Organizing Author Platform for Fiction Writers

If you’re any serious about your writing career, you must have an author platform. Basically, it is a website where readers can find out different information about you, buy your books and stay in touch with you.

You must know that you need to build your author platform even before you’ve written your first book. Whether you plan to go traditionally or self-published you need to let the readers know that you exist.

According to the article at The Balance Careers, book publishers want authors with platforms, but keep in mind that even if you plan to publish yourself, you will need some sort of audience who will be waiting for your book release.

While there is no right or wrong way to organize your website there are some guidelines which may help you to build a better website.

I’m not going to go into technical details of building a website, there are plenty of resources for that, I will simply try to explain what are the most important tools, or means of communication – if you will, that an author website should have.

My author platform is about to turn one year and it has been through a lot of change during the last 12 months. I’m a sort of person who tends to learn on the road and I will try to sum up what I’ve learned during my first year of having an author platform.

A blog is important

For the first six months, I strongly refused to write a blog. I’ve seen it as a complete waste of time and energy which I could’ve been spending on writing my novel, but I’ve learned that blogging plays a crucial part in reaching the audience.

Without my blog, I had zero visitors on my website for six months. Nobody, not even my mother would visit it. Naturally, there was no new content, nothing to share and therefore no visitors.

Once I’ve started to write daily blogs, to share it on Medium and my other social media platforms (which I use as a phonebook – if anyone searches for me, I’m there), the traffic on my website dramatically increased. It went from 0 to 500 page views per month. My medium articles get three times more attention and I get around 1500 reads per month. I know that it’s not much and that I’ve still got a lot to work, but it’s certainly much more than zero.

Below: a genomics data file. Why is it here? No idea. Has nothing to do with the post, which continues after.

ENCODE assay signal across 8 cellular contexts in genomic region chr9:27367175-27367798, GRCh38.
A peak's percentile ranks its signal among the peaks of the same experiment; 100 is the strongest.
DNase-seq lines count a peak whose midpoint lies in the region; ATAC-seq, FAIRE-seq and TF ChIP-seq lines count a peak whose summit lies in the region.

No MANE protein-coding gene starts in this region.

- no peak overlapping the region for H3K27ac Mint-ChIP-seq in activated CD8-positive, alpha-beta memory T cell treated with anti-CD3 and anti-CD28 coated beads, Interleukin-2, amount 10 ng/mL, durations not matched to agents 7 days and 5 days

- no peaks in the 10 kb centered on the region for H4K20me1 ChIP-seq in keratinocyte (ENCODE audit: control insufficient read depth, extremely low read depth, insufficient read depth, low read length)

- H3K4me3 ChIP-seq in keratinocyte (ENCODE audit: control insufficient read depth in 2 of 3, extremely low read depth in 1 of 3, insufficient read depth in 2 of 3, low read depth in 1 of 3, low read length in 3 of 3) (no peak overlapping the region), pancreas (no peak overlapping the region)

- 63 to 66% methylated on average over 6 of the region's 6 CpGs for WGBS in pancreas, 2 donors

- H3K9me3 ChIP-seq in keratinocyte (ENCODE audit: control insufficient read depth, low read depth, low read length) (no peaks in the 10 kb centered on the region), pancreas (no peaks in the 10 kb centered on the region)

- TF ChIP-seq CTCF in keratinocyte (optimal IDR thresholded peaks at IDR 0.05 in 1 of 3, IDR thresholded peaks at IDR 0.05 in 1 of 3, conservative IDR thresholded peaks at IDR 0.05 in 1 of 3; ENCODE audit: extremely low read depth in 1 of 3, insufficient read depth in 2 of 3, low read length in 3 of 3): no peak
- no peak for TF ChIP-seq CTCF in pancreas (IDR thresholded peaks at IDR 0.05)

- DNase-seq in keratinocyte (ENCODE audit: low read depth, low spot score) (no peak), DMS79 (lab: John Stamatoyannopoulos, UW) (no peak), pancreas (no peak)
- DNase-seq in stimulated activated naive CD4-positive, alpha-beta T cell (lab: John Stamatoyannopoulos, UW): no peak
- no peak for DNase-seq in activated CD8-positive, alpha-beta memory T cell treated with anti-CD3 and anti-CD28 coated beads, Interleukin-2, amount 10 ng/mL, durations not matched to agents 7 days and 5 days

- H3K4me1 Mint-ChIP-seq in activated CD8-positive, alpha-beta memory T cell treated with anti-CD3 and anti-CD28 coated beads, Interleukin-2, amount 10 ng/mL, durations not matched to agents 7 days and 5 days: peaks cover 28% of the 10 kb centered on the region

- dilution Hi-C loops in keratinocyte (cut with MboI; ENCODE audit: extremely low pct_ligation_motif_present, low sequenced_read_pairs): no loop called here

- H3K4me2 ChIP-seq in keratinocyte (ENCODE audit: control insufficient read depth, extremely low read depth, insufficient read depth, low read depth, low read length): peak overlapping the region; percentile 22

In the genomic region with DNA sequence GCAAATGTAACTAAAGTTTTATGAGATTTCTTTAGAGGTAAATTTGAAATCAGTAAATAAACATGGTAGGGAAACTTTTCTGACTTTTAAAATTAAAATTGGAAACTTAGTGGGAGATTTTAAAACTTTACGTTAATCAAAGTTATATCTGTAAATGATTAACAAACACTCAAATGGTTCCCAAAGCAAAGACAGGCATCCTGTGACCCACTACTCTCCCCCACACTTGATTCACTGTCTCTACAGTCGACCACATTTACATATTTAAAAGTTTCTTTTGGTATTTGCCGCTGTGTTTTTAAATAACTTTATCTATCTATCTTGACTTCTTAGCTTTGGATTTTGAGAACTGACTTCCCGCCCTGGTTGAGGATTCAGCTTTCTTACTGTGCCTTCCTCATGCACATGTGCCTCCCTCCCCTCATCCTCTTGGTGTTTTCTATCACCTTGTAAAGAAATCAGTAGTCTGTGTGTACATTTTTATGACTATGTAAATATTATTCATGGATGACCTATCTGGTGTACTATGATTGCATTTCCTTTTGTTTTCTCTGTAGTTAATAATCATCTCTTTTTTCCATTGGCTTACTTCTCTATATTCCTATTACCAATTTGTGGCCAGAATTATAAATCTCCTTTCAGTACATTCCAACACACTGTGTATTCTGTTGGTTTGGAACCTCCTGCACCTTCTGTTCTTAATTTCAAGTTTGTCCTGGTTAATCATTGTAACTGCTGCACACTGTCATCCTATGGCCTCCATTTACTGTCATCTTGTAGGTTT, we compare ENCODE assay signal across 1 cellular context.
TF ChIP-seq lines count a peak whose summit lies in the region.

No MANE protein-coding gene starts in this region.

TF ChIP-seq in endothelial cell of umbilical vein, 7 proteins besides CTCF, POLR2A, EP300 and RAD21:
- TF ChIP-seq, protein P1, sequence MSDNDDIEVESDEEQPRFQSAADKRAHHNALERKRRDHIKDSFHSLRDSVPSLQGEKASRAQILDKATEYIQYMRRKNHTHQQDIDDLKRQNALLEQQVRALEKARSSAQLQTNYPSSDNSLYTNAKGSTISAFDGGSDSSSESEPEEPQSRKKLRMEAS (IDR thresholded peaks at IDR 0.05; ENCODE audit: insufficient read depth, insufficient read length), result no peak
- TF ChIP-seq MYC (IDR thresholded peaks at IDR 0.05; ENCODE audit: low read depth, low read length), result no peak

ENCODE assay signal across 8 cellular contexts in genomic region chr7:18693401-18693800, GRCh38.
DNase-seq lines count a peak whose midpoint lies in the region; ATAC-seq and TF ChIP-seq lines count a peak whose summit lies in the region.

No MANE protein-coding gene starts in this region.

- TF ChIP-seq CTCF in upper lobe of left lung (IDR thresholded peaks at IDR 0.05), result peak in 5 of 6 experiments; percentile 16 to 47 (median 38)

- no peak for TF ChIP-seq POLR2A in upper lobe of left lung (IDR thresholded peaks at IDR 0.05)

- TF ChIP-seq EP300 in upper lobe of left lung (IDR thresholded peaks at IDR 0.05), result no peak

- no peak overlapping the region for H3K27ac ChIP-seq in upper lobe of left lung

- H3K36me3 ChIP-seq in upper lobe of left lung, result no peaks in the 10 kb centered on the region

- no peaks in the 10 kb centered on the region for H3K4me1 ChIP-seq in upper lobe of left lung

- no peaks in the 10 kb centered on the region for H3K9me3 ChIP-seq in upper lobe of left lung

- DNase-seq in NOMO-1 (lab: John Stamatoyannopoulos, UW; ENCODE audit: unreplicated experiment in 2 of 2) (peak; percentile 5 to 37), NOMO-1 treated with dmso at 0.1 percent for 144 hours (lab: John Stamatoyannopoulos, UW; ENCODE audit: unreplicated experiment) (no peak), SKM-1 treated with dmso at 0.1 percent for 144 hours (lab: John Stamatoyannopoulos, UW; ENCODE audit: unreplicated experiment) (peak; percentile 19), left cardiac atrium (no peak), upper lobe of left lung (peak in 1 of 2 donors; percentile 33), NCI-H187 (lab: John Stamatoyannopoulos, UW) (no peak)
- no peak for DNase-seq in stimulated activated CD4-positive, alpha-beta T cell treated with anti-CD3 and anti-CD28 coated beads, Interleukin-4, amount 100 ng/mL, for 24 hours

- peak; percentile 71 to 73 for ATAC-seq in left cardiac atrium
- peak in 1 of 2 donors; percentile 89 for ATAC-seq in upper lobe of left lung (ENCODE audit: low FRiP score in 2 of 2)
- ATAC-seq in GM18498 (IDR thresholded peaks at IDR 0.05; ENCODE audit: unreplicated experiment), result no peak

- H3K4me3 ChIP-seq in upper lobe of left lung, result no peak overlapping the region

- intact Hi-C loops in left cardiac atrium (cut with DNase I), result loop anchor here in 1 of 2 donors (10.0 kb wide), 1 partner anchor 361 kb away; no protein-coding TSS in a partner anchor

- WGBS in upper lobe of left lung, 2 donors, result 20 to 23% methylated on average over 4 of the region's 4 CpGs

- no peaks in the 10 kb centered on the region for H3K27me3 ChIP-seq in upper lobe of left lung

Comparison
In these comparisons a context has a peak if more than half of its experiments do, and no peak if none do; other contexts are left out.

Build an e-mail list

According to the most successful self-published authors Mark Dawson, Nick Stephenson, and Joanna Penn, an e-mail list is the most important tool of your marketing platform. It will enable you to directly communicate with your readers.

While having a Facebook Page, Twitter profile or any other social media presence is important, an e-mail list is the only tool which is owned by you. If Facebook, Twitter, and even Amazon, change their rules and algorithms, and your posts and books won’t reach your readers as much as they used to, you will still be able to send an email to your readers and let them know that you’re releasing a new book.

To gain the reader’s trust and to make them leave you their e-mail address, you must offer something of value in exchange. It can be a short story, a booklet or even an entire novel.

A signup form for your e-mail list is a very sensitive tool. One mistake can scare your reader and she will never leave her e-mail address even though she can get a free novel for that; you must play easy and so that your reader is sure that she won’t get spammed.

I’m personally struggling with my e-mail list but recently I’ve learned much from Nick Stephenson and his free book Your 10,000 Readers, which you can get on his website. Also, I’ve got some great tips from August Birch and I feel that my signup form finally looks, at least, decent.

While you’re building you’re e-mail list, don’t be afraid to contact your readers periodically. It can be weekly or even several times per week. You can let your readers choose how often would they like to get their e-mails. You can send them blog posts you’ve published, insights in your writing, short stories, anything they might like to read. If not sure, you can simply ask them.

The other important segments of your platform

When readers visit your website they might want to learn a few things about you. Therefore, you would want to add:

  • About you page, with your short bio and a headshot.
  • A page for each of your books (if you have any), with the links to all retailers where the book is available, and with a short book description.
  • A Contact page
  • Links to all your social media platforms
  • Newsletter subscription button

The user experience should be pleasant meaning that the design should be simple and your reader should be able to find everything with ease.

If you want to learn more about building a website, visit Jane Friedman’s website, she wrote many useful articles for authors.